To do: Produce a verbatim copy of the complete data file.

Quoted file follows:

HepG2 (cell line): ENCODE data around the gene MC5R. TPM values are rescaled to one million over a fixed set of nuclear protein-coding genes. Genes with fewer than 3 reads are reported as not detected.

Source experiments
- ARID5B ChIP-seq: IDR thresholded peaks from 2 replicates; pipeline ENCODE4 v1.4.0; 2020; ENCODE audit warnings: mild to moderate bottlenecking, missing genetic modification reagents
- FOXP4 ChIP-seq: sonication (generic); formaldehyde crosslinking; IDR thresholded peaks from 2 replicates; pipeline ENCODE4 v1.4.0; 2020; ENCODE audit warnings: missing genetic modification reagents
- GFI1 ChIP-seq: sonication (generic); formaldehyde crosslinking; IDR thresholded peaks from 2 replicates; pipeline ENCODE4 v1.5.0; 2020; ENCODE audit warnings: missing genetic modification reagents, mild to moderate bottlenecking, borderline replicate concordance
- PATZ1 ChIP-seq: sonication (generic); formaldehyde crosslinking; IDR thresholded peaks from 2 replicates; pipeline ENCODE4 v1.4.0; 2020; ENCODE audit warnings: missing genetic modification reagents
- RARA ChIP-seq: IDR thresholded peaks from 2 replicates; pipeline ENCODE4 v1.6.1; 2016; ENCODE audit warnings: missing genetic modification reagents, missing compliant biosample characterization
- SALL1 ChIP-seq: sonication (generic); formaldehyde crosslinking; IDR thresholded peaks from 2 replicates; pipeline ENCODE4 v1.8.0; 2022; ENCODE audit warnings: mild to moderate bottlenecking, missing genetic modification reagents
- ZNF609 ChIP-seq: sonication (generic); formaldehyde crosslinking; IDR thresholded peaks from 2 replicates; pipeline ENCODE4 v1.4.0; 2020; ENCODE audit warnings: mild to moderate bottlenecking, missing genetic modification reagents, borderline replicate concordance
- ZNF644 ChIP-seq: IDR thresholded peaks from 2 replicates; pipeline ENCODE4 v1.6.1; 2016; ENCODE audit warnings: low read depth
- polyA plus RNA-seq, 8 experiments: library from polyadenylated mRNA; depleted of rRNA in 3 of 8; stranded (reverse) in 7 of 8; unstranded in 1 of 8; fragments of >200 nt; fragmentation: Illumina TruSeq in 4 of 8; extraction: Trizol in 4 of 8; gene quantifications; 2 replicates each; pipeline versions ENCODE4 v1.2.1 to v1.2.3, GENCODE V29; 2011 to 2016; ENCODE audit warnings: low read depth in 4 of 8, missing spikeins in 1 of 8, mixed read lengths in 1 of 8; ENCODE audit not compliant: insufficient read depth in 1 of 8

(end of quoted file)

HepG2 (cell line): ENCODE data around the gene MC5R. TPM values are rescaled to one million over a fixed set of nuclear protein-coding genes. Genes with fewer than 3 reads are reported as not detected.

Source experiments
- ARID5B ChIP-seq: IDR thresholded peaks from 2 replicates; pipeline ENCODE4 v1.4.0; 2020; ENCODE audit warnings: mild to moderate bottlenecking, missing genetic modification reagents
- FOXP4 ChIP-seq: sonication (generic); formaldehyde crosslinking; IDR thresholded peaks from 2 replicates; pipeline ENCODE4 v1.4.0; 2020; ENCODE audit warnings: missing genetic modification reagents
- GFI1 ChIP-seq: sonication (generic); formaldehyde crosslinking; IDR thresholded peaks from 2 replicates; pipeline ENCODE4 v1.5.0; 2020; ENCODE audit warnings: missing genetic modification reagents, mild to moderate bottlenecking, borderline replicate concordance
- PATZ1 ChIP-seq: sonication (generic); formaldehyde crosslinking; IDR thresholded peaks from 2 replicates; pipeline ENCODE4 v1.4.0; 2020; ENCODE audit warnings: missing genetic modification reagents
- RARA ChIP-seq: IDR thresholded peaks from 2 replicates; pipeline ENCODE4 v1.6.1; 2016; ENCODE audit warnings: missing genetic modification reagents, missing compliant biosample characterization
- SALL1 ChIP-seq: sonication (generic); formaldehyde crosslinking; IDR thresholded peaks from 2 replicates; pipeline ENCODE4 v1.8.0; 2022; ENCODE audit warnings: mild to moderate bottlenecking, missing genetic modification reagents
- ZNF609 ChIP-seq: sonication (generic); formaldehyde crosslinking; IDR thresholded peaks from 2 replicates; pipeline ENCODE4 v1.4.0; 2020; ENCODE audit warnings: mild to moderate bottlenecking, missing genetic modification reagents, borderline replicate concordance
- ZNF644 ChIP-seq: IDR thresholded peaks from 2 replicates; pipeline ENCODE4 v1.6.1; 2016; ENCODE audit warnings: low read depth
- polyA plus RNA-seq, 8 experiments: library from polyadenylated mRNA; depleted of rRNA in 3 of 8; stranded (reverse) in 7 of 8; unstranded in 1 of 8; fragments of >200 nt; fragmentation: Illumina TruSeq in 4 of 8; extraction: Trizol in 4 of 8; gene quantifications; 2 replicates each; pipeline versions ENCODE4 v1.2.1 to v1.2.3, GENCODE V29; 2011 to 2016; ENCODE audit warnings: low read depth in 4 of 8, missing spikeins in 1 of 8, mixed read lengths in 1 of 8; ENCODE audit not compliant: insufficient read depth in 1 of 8